A quick quiz: New York State’s largest industry is:
a.) Tourism b.) Manufacturing c.) Agriculture or d.) High-tech
We’re beginning this week by celebrating Columbus Day and recalling how that early voyage began opening the way to the settlement of America which, in turn, is remindful of the fact that throughout the centuries we have been a nation of agriculture and farming.
And that’s right, the answer to the above question is this: agriculture remains New York’s No. 1 industry. In fact, today’s farm economy generates more than $4 billion worth of annual economic activity statewide and provides a livelihood for hundreds of thousands of New Yorkers.
We can’t afford to forget it.
For the 20th consecutive year recently, I was named as a member of the New York Farm Bureau "Circle of Friends" -- an honorary organization formed in 1990 by the state’s leading farm advocacy organization to recognize state legislators who strongly support agriculture. The Farm Bureau represents more than 35,000 member farm families.
Many of you know that I’ll be concluding my tenure in the Legislature at the end of the year after a combined 32 years of service in the state Assembly and Senate, and I can say without hesitation that it’s been deeply satisfying to receive this long-running Farm Bureau recognition.
The corps of state legislators who understand the challenges facing New York’s farmers keeps getting smaller and smaller as state government falls under the control of downstate, New York City-based leaders. I’ve been proud to stand up for our local farmers and for an agricultural industry that’s been a mainstay of our culture and economy across hundreds of communities throughout New York, especially upstate.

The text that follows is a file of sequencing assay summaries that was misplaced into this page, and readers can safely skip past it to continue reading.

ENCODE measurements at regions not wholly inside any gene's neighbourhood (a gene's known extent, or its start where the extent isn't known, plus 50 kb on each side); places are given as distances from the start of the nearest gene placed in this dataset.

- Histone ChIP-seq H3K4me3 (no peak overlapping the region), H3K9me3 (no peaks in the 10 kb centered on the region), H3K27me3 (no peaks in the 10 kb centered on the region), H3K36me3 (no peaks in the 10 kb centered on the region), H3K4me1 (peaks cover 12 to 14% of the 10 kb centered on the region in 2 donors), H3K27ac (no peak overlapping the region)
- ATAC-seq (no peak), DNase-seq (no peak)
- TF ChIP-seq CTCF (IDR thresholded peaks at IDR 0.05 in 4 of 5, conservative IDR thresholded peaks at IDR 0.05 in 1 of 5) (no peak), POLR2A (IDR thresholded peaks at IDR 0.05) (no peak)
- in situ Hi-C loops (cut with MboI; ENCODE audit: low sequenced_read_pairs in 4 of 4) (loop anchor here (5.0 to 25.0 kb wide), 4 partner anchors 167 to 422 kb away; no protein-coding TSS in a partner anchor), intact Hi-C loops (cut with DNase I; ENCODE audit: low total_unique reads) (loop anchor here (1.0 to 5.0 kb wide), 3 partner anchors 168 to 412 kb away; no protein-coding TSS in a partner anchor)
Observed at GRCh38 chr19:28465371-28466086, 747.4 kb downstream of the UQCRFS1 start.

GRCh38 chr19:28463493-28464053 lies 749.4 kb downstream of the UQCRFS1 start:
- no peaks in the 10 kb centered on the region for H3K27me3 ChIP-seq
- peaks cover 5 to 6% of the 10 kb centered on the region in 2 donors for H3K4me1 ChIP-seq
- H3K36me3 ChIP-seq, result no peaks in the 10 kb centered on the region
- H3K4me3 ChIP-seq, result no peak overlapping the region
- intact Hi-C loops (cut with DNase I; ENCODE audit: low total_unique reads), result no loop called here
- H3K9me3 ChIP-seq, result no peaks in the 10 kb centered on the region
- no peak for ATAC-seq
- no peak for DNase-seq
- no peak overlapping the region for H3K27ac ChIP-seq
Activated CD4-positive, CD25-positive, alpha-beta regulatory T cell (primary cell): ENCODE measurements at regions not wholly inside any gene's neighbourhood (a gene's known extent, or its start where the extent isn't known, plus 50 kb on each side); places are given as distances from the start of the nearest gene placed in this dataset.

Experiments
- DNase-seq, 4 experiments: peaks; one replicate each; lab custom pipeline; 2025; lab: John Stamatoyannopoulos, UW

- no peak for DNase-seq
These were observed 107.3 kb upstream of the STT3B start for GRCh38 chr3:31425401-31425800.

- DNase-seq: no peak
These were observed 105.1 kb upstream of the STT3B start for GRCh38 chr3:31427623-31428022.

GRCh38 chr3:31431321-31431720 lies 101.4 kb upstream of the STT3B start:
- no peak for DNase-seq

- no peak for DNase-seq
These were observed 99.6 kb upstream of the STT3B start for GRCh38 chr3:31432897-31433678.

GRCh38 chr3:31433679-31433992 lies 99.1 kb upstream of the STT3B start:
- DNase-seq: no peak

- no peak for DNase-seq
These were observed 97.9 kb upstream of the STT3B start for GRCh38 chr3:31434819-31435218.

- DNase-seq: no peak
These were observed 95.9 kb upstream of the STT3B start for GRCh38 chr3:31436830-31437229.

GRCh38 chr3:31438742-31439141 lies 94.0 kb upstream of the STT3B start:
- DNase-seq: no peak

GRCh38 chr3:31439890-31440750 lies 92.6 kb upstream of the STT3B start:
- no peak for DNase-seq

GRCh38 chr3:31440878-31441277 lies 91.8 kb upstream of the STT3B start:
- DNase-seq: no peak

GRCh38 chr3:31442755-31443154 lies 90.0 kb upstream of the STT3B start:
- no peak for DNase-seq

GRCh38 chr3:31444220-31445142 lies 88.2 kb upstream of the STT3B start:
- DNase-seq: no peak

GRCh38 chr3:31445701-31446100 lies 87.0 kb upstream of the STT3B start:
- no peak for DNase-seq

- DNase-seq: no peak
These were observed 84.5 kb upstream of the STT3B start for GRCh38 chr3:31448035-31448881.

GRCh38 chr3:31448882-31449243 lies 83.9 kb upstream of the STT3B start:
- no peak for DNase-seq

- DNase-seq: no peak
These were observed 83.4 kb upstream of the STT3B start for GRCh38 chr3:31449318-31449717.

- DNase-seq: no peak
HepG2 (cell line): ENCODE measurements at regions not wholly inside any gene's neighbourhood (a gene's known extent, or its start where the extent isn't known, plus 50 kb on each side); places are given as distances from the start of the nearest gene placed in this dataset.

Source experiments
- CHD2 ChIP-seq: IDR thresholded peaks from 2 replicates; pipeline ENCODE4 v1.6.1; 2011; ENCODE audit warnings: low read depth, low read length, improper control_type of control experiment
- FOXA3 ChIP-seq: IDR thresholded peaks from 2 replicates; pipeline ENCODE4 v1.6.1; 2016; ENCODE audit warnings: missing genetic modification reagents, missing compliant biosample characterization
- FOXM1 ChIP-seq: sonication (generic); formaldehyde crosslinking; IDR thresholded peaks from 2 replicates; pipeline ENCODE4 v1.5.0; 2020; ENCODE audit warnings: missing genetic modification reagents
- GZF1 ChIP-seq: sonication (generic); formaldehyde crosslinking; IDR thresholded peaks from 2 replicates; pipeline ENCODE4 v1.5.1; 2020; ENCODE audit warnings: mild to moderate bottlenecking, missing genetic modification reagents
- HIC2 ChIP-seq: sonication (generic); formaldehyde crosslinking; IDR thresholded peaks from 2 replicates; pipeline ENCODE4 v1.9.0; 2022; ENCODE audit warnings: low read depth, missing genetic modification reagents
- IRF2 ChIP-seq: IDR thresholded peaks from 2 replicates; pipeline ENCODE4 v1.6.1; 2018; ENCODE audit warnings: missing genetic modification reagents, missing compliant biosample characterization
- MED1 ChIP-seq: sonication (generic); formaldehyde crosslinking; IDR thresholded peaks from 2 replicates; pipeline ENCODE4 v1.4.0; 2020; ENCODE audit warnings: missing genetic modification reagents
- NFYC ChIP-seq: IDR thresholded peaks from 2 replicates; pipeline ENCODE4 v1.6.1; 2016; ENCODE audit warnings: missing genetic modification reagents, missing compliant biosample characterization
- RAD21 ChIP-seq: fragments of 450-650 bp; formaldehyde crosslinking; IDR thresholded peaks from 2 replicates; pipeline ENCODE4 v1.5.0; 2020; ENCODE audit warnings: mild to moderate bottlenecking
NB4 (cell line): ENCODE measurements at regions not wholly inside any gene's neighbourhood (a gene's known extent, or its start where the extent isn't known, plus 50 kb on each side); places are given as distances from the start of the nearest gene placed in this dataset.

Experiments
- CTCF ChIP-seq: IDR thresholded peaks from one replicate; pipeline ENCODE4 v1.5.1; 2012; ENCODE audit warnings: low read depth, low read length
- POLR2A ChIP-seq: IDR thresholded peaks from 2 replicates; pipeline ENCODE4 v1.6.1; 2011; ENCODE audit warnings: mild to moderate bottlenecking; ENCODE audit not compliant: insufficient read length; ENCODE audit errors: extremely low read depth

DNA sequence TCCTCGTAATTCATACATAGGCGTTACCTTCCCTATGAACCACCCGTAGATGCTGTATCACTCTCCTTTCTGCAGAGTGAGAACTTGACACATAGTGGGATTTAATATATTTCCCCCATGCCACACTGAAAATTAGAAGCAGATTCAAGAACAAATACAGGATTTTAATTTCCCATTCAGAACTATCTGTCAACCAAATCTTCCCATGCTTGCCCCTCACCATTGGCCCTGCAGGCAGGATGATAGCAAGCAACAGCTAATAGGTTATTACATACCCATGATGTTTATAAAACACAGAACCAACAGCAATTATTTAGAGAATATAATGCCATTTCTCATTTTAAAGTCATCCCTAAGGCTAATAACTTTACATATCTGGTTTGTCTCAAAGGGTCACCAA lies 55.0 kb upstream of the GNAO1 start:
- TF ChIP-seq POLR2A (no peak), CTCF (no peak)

Across these past three decades, I’ve helped sponsor and support any number of state programs and policies to strengthen agriculture as a way to try to spark a revitalization of the entire upstate economy. For example in 2005, my first year in the Senate, I sponsored a new law to put in place a permanent, comprehensive regulatory review process designed to weed out state rules and regulations detrimental to the agricultural industry. In 2008, through the work of the bipartisan Legislative Commission on Rural Resources, which I chaired, we made Cornell University home to the nation’s first legislatively established "Center for Rural Schools" to explore ways of expanding the role schools can play in helping address rural challenges.
So it’s been satisfying and, I can only hope, meaningful work. Most importantly, I hope that it carries on. There was an encouraging sign toward that end last week. The New York State Association of Counties (NYSAC), under the capable guidance of Chemung County Executive Tom Santulli, published a new report summarizing the findings and recommendations of its Blue Ribbon Task Force on the Future of New York Farming.
“These recommendations are practical advice from elected and appointed government officials who come from farm families. We have a major economic engine that contributes to all of our communities. We must continue to invest in this industry as a way to stimulate the economy, put people to work and continue to provide essential food for New Yorkers and those outside New York State,” said NYSAC Executive Director Stephen J. Acquario.
You can read more, including the full report, on NYSAC’s Web site at: www.nysac.org/Legislative_Action_Center/.